On Wednesday, 1 August 2007, the Dallas Morning News reported that DNA evidence has connected Gerald Edmond Pabst to a rape and murder regarding which he passed a polygraph “test” (emphasis added):
The Dallas County district attorney’s office announced today it charged a 55-year-old Ohio man in connection with a 21-year-old murder.
The district attorney’s office says DNA connects Gerald Edmond Pabst to the 1986 murder of Galua Crosby in Garland. Mr. Pabst was arrested at a bar in Geneva, Ohio. He had previously passed a polygraph regarding his involvement.
Ms. Crosby was bound, sexually assaulted and shot three times in the head at her Garland home. Another man, Clay Reed Chabot sentenced to life in prison for the crime in 1986.
Mr. Pabst testified at Mr. Chabot’s trial. Mr. Pabst testified that he had no agreement with prosecutors but his murder charge was dismissed a week later.
Mr. Pabst plead guilty to misdemeanor theft for items taken from Ms. Crosby’s home and was given a 30-day sentenced. He was given credit for time already served.
Mr. Pabst is now in custody at the Dallas County Jail.
In a follow-up report dated 2 August 2007, the Morning News indicates that Pabst in fact passed the polygraph twice (emphasis added):
The Dallas County district attorney’s office is looking into whether a man was unfairly convicted in the 1986 rape and murder of a Garland woman after a recent DNA test connected another man to the crime.
Gerald Pabst was arrested on a capital murder charge Tuesday, two decades after he testified that Clay Chabot attacked Galua Crosby. Mr. Chabot was convicted and sentenced to life in prison.
“We want to make sure we’ve got the right characters in jail,” Dallas County District Attorney Craig Watkins said Wednesday. “This is not to say Mr. Chabot did not participate in this crime.”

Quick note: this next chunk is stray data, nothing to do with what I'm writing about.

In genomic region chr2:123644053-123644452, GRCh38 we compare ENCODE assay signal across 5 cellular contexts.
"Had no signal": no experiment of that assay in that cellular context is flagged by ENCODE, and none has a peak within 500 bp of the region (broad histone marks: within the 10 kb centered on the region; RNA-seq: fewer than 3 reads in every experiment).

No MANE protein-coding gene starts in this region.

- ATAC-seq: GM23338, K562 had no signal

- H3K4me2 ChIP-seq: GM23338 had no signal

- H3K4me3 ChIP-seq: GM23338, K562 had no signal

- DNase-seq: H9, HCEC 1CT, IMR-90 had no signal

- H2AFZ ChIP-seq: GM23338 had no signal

But the Innocence Project, a nonprofit legal organization that seeks to exonerate wrongly convicted people through DNA evidence, says Mr. Chabot is innocent and was convicted based on lies that Mr. Pabst told a jury.
“The entire case the jury heard 21 years ago rested on Gerald Pabst’s story,” said Nina Morrison, an attorney with the Innocence Project, which is representing Mr. Chabot. “Clay has always maintained he had nothing to do with the crime.”
Mr. Watkins said Mr. Chabot, 48, could get a new trial. DNA does not link him to the crime.
Ms. Morrison said that the Innocence Project has been talking with the district attorney’s office and that she hopes Mr. Watkins will decide to join them in asking state District Judge Lana Myers to set aside Mr. Chabot’s conviction and ask for a new trial.
Mike Ware, who oversees the district attorney’s new conviction integrity unit, said the office is not ready to make a decision.
Mr. Pabst, now 55, was a suspect in the death of Ms. Crosby, 28, shortly after her slaying, Mr. Watkins said. He was charged with murder but never tried, even though he had a pawn ticket for Ms. Crosby’s stolen radio and her husband’s pocketknife.
Mr. Pabst, who lived in Terrell at the time, testified that he was at the home on the night of the slaying only because Mr. Chabot forced him to go with him to collect a drug debt.
He pleaded guilty to a misdemeanor theft charge for taking items from Ms. Crosby’s home and was sentenced to 30 days in jail.